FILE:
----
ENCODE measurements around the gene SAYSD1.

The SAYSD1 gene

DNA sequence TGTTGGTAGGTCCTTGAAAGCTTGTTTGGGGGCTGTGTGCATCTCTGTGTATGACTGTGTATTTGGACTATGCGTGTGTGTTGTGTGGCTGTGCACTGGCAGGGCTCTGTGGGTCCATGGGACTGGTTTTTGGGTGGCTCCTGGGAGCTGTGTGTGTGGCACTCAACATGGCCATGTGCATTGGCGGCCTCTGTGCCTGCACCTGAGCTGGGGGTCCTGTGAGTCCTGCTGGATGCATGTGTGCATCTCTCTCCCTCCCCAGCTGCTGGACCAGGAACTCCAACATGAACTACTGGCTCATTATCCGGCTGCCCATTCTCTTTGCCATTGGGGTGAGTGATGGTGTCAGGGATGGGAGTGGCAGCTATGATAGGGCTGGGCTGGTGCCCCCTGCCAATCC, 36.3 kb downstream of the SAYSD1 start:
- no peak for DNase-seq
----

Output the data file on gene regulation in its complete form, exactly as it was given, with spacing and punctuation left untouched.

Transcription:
ENCODE measurements around the gene SAYSD1.

The SAYSD1 gene

DNA sequence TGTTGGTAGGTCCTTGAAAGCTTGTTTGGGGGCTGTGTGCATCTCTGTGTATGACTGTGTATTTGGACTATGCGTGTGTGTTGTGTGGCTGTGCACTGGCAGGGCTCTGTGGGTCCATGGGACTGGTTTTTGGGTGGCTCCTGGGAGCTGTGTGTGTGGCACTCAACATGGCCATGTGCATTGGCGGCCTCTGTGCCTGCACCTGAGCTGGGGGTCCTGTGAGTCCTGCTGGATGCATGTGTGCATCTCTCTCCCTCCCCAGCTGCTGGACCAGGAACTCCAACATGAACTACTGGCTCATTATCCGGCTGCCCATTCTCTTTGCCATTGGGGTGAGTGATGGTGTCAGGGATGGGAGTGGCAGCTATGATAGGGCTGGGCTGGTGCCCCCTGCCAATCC, 36.3 kb downstream of the SAYSD1 start:
- no peak for DNase-seq